I recently visited a church that illustrated the importance of the right keyboard sounds. The band was good, the singers were good but the keyboard player was blaring a cheesy, bland synth pad that ruined the whole thing. A lousy, cheap keyboard patch will make your band sound like it’s straight out of 1986. Hear an example of what I’m talking about:
Here’s what I look for in a good keyboard:
1. Touch. Migrating over to a synthesizer isn’t always easy for a trained pianist. However, a firm piano action, full 88 key keyboard will help ease the pain.
2. Sounds. I use about 1% of the presets on a keyboard – the meat and potato patches like piano, strings, wurly and synth pads, leads and textures. The rest are odd, gimmicky sounds you’d hear in Gaga, not Gungor.
3. Ease of use. Steer clear from the keyboards that have 67 knobs, sliders and buttons. Or worse, four buttons with zillions of sub editing menus. These things might sound great but they’re a disaster for a church setting: if you force Aunt Bessie to play one of these things for church she’ll have a nervous breakdown. Look for a simple interface. Nowadays both Yamaha and Roland have keyboards with preset buttons marked for piano, strings, guitars, etc. and are much easier to navigate.
A word of caution: please don’t let the music store salesperson talk you into anything! Hear the keyboard for yourself and let your ears be the judge.
Before I became the music director at a church a few years ago the tech team had decided to purchase a cool, popular keyboard. When the pastor went to the store to pick it up, the salesperson learned that the purchase was for a ministry, and chirped “Oh, all the churches are buying Alesis keyboards.” The pastor, bless his heart, was tricked – he brought back a hideous Alesis which I unfortunately inherited. I refused to use the tinny sounds, opting instead to use the keyboard simply as a midi controller to drive a Roland module. Even that didn’t work – I had heard Alesis keyboards were notoriously buggy and found it to be true. The keyboard would inexplicably send pitch shifting midi data to the module and I’d suddenly find myself a half step flat in the middle of a song. Finally the behemoth broke down a few months later and I got to pick out the keyboard I wanted.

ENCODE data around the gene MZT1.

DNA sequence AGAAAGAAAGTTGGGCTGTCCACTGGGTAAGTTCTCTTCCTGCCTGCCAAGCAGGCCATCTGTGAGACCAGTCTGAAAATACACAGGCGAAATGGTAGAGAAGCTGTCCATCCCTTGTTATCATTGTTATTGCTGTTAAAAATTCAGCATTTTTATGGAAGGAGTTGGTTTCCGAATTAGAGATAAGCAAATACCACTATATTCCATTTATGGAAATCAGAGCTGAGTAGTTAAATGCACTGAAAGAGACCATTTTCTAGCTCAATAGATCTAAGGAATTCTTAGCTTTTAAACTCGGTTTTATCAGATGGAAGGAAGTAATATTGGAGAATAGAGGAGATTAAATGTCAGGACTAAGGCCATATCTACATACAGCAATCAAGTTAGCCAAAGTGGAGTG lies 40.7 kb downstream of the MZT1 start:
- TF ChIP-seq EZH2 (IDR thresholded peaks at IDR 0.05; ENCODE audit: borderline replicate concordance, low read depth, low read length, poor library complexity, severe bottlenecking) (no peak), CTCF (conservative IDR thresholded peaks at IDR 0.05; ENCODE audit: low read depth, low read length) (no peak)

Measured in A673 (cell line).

Although I’ve liked Yamaha keyboards in the past, I detest the Motifs – they have the worst, mind-numbing user interface I’ve ever used and it’s nearly impossible to intuitively find, program or save anything. I can live with the Motif piano and strings but I don’t care for most of the patches – they’re thin and bland to my ear.
My current favorite synth is the Roland Fantom. I knew I was on target when I was hanging out with Northpoint Church’s music director Reid Greven a few weeks ago – he also loves Fantoms and gets them for all the Northpoint campuses.
The Fantom G series comes in 3 flavors: the G8 with 88 weighted keys, the G7 with 76 regular keys and the G6 with 61 regular keys. They all have the same sounds and can be upgraded with various expansion boards.
No keyboards these days are easy to operate, but I found I could quickly navigate around to many different banks of instruments within 5 minutes. The big color touch screen is nice and you can even use a mouse with it. I really like all the basic sounds – pianos, electric pianos, strings, gurgling textured pads and synth leads are all solid.
And the Fantom has one really big feature Reid pointed out to me: the keyboard has an audio input. Reid plays virtual instruments from his laptop’s audio interface through the Fantom so the sound guys only have to worry about a single stereo keyboard output. We’ll talk about virtual instruments next week.
The Fantom is the only keyboard I’d ever need – visit your local music store and hear it for yourself.
Pics of Northpoint’s keyboard setup: